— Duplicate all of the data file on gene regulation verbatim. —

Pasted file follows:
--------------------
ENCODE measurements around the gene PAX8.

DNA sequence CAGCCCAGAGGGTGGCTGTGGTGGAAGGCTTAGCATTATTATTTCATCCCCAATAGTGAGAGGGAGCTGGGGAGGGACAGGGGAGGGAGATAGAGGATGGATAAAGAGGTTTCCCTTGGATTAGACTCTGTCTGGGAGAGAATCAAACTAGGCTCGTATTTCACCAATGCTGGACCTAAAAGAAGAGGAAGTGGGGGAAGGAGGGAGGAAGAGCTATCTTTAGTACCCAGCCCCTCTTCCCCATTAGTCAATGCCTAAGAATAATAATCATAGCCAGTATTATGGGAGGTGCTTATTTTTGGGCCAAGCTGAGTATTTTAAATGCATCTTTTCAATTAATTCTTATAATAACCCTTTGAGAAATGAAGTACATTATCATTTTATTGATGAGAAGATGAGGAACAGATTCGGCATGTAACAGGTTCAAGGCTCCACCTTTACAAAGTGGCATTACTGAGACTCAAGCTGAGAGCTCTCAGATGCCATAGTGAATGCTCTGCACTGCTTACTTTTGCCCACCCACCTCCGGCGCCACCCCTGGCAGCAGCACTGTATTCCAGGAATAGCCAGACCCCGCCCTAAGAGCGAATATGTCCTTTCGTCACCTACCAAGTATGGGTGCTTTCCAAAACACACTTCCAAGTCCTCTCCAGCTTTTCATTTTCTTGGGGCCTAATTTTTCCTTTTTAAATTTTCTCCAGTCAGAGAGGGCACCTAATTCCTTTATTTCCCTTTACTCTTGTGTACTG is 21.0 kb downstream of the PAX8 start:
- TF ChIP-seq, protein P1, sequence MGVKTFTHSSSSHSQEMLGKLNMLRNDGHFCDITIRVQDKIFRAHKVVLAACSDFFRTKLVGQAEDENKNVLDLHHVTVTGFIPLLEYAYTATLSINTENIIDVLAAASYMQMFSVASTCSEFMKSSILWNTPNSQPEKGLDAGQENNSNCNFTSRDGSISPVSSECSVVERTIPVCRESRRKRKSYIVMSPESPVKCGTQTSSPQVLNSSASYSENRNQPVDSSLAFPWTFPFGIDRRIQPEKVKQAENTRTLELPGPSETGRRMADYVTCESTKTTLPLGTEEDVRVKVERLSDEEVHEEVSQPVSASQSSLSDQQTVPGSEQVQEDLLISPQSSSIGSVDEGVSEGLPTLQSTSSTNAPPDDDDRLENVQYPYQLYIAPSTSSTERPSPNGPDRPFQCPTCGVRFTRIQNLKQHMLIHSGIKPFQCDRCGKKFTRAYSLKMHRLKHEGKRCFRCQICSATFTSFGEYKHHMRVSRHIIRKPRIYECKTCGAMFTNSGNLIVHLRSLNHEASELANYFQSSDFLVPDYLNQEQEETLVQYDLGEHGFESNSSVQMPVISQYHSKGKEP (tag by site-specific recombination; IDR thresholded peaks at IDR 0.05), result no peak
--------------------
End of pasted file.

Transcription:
ENCODE measurements around the gene PAX8.

DNA sequence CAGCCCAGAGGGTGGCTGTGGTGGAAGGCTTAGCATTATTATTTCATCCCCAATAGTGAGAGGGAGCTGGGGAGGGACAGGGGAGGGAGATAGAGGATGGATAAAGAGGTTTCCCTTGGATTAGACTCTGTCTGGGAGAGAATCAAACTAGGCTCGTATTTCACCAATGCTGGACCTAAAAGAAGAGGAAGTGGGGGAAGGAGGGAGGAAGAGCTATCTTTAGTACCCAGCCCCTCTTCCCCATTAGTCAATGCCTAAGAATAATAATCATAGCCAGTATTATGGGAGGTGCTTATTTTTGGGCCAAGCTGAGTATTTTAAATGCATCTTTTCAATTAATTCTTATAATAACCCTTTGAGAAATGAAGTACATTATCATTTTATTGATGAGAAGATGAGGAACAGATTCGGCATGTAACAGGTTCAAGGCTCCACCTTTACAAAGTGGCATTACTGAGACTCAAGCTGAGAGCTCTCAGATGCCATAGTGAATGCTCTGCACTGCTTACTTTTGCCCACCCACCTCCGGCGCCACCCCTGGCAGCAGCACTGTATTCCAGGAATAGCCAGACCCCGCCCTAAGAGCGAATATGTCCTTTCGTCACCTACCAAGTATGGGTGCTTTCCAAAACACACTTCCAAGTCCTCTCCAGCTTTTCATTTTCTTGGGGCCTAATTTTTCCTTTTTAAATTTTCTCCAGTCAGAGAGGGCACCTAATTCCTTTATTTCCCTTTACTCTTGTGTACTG is 21.0 kb downstream of the PAX8 start:
- TF ChIP-seq, protein P1, sequence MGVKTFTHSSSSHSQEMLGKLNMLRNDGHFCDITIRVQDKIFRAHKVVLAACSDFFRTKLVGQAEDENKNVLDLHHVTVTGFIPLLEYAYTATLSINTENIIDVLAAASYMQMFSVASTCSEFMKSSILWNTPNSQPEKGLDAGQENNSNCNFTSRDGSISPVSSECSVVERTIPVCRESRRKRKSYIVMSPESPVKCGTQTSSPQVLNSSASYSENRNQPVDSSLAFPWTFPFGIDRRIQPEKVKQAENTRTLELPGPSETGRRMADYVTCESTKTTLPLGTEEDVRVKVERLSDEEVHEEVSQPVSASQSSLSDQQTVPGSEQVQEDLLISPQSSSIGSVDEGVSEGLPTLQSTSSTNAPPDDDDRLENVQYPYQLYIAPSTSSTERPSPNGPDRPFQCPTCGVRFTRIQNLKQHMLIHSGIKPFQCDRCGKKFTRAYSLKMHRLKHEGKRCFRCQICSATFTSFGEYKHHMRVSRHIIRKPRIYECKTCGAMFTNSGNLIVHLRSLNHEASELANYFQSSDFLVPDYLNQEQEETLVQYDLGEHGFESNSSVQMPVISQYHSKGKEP (tag by site-specific recombination; IDR thresholded peaks at IDR 0.05), result no peak